Elegance in Integers by Dorin Marghidanu


Elegance in Integers by Dorin Marghidanu


There's an obvious trivial solution, $x=y=z=t=u=0.$ Let's find a nontrivial solution. Since $4^{24}+4^{24}+4^{24}+4^{24}=4^{25},$ we conclude that


so that $(4^{24},4^{12},4^{8},4^{6},4^{5})$ is one set of solutions.

In general, if the quintet $(x_0,y_0,z_0,t_0,u_0)$ solves the given equation, i.e., satisfies $x_0+y_0^2+z_0^3+t_0^4=u_0^5,$ then multiplying by $k^{60},$ $k\in\mathbb{N},$ gives

$k^{60}\cdot x_0+(k^{30}\cdot y_0)^2+(k^{20}\cdot z_0)^3+(k^{15}\cdot t_0)^4=(k^{12}\cdot u_0)^5$

such that the quintet $(k^{60}x_0,\,k^{30}y_0,\,k^{20}z_0,\,k^{15}t_0,\,k^{12}u_0)$ is also a solution for any $k\in\mathbb{N}.$


Given a natural number $n\ge 1.$ Solve in natural numbers the equation


Prove that there are infinitely many solutions.


A trivial solution $x_1=x_2=\ldots=x_n=y=0$ is obvious. For a nontrivial solution note that

$\underbrace{n^{n!}+n^{n!}+\ldots+n^{n!}}_{n\text{ terms}}=n\cdot n^{n!}$

which is equivalent to


making the $n-tuple$


a solution. We get more solutions with any $k\in\mathbb{N}:$



Due to the presence of the linear term on the left, both the problem and the generalization are in fact trivial. For the problem, $y,z,t$ could be chosen arbitrarily and $u$ sufficiently large to ensure $u^5-t^4-z^3-y^2\gt 0.$ The problem becomes less trivial when the linear term is left out:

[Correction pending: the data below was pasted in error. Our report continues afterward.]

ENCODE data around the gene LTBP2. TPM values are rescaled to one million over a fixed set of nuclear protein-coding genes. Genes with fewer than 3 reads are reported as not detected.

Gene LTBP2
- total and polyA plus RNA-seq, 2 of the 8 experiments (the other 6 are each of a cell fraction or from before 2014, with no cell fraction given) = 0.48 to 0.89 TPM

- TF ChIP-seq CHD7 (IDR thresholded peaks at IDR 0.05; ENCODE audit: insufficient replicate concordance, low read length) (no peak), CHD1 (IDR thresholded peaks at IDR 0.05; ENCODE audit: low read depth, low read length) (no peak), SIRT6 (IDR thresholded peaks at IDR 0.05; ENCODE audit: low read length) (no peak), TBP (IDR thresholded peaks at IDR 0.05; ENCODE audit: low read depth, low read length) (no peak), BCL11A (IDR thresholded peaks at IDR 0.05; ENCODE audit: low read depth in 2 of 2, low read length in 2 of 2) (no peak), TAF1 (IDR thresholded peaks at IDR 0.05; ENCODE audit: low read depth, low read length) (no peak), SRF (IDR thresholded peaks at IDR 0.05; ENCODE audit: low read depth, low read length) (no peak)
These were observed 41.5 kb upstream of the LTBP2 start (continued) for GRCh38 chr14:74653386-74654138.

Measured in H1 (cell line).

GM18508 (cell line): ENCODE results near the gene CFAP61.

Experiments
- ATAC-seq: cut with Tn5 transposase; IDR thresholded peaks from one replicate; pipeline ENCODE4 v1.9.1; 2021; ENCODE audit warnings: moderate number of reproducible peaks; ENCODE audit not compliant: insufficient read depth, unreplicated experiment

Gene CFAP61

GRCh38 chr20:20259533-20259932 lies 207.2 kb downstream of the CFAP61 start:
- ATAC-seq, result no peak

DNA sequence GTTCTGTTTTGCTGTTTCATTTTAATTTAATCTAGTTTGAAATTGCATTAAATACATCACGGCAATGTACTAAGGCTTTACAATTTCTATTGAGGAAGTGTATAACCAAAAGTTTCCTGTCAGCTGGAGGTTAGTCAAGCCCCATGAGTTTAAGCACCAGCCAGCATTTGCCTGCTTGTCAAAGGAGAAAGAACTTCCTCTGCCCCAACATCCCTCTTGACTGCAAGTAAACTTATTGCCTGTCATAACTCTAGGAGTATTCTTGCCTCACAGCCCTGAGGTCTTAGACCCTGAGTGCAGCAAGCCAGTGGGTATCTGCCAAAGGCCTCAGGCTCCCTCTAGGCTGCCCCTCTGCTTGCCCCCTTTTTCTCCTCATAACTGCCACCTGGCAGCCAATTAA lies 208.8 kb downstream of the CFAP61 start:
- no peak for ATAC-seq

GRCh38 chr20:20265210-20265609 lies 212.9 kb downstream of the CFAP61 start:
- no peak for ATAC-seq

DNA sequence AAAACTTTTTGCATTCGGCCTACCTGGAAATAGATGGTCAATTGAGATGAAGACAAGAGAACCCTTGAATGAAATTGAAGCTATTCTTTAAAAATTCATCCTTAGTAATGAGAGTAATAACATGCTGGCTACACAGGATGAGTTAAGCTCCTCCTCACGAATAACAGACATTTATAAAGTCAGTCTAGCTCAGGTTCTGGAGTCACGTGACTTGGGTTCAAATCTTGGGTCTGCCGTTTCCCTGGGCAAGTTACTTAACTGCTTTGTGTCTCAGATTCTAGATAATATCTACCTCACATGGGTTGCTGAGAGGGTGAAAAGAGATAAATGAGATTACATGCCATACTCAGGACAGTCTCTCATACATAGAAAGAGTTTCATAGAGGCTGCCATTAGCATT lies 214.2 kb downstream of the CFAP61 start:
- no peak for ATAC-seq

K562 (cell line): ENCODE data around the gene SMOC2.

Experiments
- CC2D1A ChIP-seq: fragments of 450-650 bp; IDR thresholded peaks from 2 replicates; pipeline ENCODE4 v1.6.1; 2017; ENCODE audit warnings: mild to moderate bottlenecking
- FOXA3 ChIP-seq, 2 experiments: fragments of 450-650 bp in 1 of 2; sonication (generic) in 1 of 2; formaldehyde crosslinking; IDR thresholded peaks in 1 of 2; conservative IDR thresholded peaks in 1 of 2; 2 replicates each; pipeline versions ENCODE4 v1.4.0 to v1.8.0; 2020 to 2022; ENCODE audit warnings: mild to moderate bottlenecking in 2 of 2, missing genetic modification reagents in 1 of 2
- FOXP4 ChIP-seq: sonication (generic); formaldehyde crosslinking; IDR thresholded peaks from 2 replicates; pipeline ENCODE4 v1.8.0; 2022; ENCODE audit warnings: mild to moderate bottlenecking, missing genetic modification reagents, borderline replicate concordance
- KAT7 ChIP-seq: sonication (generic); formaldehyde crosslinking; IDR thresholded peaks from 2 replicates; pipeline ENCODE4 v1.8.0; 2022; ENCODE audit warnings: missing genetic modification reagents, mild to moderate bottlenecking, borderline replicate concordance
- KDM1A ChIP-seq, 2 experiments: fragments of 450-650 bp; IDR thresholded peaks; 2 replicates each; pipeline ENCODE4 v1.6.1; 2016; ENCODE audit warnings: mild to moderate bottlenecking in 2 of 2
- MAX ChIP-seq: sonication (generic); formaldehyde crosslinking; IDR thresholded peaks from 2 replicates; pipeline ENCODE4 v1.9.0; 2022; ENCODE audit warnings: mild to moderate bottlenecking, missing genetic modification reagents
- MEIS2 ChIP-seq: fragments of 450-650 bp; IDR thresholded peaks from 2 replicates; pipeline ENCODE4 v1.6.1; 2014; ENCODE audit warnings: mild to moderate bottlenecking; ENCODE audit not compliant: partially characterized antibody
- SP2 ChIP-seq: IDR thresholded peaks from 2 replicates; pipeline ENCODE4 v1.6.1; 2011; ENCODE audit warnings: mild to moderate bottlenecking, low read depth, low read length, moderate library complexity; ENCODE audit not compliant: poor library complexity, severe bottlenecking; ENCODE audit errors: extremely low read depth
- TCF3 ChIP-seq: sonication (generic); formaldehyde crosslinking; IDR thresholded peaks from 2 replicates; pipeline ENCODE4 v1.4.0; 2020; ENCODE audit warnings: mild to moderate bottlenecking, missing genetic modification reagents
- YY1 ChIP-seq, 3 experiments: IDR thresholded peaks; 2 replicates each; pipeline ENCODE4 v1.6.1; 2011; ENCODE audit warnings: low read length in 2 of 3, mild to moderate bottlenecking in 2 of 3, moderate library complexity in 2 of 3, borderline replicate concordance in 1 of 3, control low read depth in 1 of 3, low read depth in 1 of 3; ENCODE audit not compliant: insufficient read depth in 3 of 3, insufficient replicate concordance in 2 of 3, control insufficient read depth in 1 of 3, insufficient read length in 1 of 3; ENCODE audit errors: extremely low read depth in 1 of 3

Solve in natural numbers the equation


Then the solution above can be adapted: since $3^{24}+3^{24}+3^{24}=3^{25},$ $(3^{12},3^{8},3^{6},3^5)$ serves a solution to the equation.

The problem admits generalizations different from the above. For example,

Let $m,n,p$ be natural numbers greater than 1. Find $q$ such that the equation below has solutions in natural numbers


Since $3^{mnp}+3^{mnp}+3^{mnp}=3^{mnp+1},$ $(3^{np})^m+(3^{mp})^n+(3^{mn})^p=3^{mnp+1}$ and the problem is to find the factors of $mnp+1.$ For example, with $m=2,$ $n=4,$ and $p=6,$ $mnp+1=49,$ making the question of finding natural solutions to $y^2+z^4+t^6=u^7$ meaningful. $(3^{24},3^{12},3^{8},3^7)$ is one solution to the latest equation.


Dorin Marghidanu has kindly shared the above problem on the CutTheKnotMath facebook page, along with a solution of his and a generalization.


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